Account-Based Marketing: The 3 Things That Matter
POSTED : October 26, 2016
BY : Chris Sullivan

Concentrix Catalyst recently hosted a roundtable with Senior Marketing Executives across high-tech and software industries. The attending brands ran the gamut from considering targeted account-based marketing pilots to deploying ABM at scale in the enterprise, but a number of commonalities and shared concerns became obvious throughout the conversation.

Sales alignment

There was no hesitation among any of the attendees when it came to the biggest issue to resolve: alignment with sales. Account-based marketing can, to the ear of a sales leader, sound a lot like “what we’ve always been doing.” It falls on marketing leadership to explain the shift to their peers in sales, and frame the discussion along the lines of shared goals and accountabilities, rather than strict sales enablement.

“Last year, we soft-launched an ad-hoc ABM pilot without much input from Sales leadership and became a glorified sales enablement machine. This year, we’ve re-launched with much tighter collaboration with sales, and we’ve seen a much higher impact.”

What tactics have been successful in driving this alignment?

  • Account planning: Agreement on which accounts to target is central to launching ABM, but even as you scale down to ‘the masses,’ collaboration with Sales on who, how, and when to target accounts is crucial. The Marketing-Sales teammates should be working together to answer: what is the customer trying to achieve?
  • Distinct Roles & Responsibilities: As ABM takes hold, the line between Marketing and Sales can become increasingly blurred. The smaller the launch, the less this seems to matter. “Bootstrapping” the effort can feel like it’s the best approach for quick execution, but ABM programs are the most successful when constructed from the ground-up with scalability in mind.
  • Targeted buy-in: An ABM effort without Sales’ cooperation is destined to fail. But an ABM effort sold too broadly often fails to live up to myriad expectationsespecially during the launch-and-learn phase. Multiple executives noted that the key was to get whole-hearted buy-in from one or two well-respected sales leaders to ensure their team could focus appropriately and get the correct level of sales support and patiencewhile still being held accountable for executing.


Understanding what the technical requirements are to launch and execute an effective ABM program was top of mind for our group. With most attendees coming from the High Tech sector, each had a strong perspective on what was helpful and what was mostly noise. So, what does it take?

  • Core technology: There was universal agreement that the backbone of an ABM program is a well-utilized CRM system, fully-integrated marketing automation software, and a data cleansing and matching infrastructure that can successfully tie the two together. It’s also crucial to track attribution methodically to ensure you are effectively measuring lift, and catching any issues with attribution as early as possible.
  • Hunting and gathering: To adopt account-based marketing, brands must understand who within each account they need to speak with, capture their information, and develop an approach. Contact acquisition services and tools can also play a major role in serving up the right contacts within known accounts.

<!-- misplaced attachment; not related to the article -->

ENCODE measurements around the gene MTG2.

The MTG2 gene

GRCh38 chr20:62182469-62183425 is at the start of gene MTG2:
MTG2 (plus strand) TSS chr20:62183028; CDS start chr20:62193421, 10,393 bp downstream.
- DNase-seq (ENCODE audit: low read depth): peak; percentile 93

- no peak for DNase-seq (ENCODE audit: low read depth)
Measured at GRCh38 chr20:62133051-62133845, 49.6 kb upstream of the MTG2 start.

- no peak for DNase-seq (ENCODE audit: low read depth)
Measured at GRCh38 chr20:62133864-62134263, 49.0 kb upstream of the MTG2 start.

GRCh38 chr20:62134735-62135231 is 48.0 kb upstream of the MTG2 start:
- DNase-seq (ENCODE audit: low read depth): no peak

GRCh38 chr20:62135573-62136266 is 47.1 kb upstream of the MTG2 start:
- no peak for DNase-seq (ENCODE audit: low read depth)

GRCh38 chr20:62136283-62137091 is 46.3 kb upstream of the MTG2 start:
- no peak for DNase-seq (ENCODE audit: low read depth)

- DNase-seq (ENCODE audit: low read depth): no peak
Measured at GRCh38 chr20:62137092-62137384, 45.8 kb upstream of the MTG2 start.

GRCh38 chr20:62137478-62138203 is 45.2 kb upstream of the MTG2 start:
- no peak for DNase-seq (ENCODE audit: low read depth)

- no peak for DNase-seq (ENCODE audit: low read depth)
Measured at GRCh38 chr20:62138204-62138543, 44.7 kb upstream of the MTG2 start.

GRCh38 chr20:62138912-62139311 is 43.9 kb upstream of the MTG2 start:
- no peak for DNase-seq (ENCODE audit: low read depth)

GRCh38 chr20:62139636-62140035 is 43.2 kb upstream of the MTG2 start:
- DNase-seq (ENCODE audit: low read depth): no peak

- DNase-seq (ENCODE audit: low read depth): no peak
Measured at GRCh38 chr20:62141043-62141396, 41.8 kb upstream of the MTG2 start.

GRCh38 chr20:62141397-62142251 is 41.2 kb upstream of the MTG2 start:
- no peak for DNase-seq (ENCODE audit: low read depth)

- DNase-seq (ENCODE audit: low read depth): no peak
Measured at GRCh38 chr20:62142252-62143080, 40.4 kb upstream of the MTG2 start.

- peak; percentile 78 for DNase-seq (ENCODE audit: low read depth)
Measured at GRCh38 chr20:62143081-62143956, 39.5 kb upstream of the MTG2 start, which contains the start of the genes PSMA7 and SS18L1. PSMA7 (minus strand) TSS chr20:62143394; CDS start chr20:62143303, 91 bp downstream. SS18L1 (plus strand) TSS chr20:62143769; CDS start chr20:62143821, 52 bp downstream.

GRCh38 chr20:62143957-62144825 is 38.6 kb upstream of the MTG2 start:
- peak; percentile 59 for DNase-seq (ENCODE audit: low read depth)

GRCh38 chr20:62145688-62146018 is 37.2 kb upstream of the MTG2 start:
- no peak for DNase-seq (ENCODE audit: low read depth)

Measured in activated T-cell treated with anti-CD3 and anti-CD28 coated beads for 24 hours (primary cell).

• Account engagement: Once we understand who the contacts are at the accounts that matter, IP and ad retargeting tools can support focused ad buys, while robust content hubs can empower users to ‘binge’ on your content while self-selecting their own nurture, up to the point of form capture. Down-funnel, tactics like automated 3D mailers and account-focused nurture streams can help push buyers over the finish line.
  • Measurement: It’s not enough to run an account-based program, you must measure your activities in a meaningful way. Companies have sprung up to help firms define and track key metrics, while more sophisticated brands are leveraging data management platforms to track individual contact behavior across accounts to support truly personalized experiences, often leveraging predictive analytics to leverage their behavior and anticipate needs.

Time horizon

The last key point madetime and againwas the complexity posed by the time horizon of an ABM program. Account-based marketing is, after all, a strategic shift in how we approach our most valuable customersnot a fun new tactic. There is no silver bullet for handling the expectations of stakeholders, but there are a few key things that have helped:

  • Limited stakeholders: again, ensuring that those who matter to the effort are kept informed and are bought-in throughout all stages of the process are crucial. ABM is not about quick wins, it’s about big, meaningful, hyper-targeted wins.

Quick wins: but, wait, didn’t you just …yes. ABM is not about quick wins, but when you get a win, it is crucial to publicize that internally. A few quick anecdotes can help win over stakeholdersand, perhaps more importantly, your stakeholders’ stakeholders, whose concerns you may never be exposed to. Equipping your team with the right data points and stories to explain how and why ABM is working will pay dividends.

To learn more about implementing ABM, download the Pilot Guide to Account-Based Marketing.

About the Author
A picture of Chris Sullivan

Chris Sullivan is an experienced marketing professional who helps companies develop valuable marketing and sales strategies tailored to their business needs. His focus areas are B2B content marketing and channel sales. His background spans industries such as high-tech, finance, retail and software.

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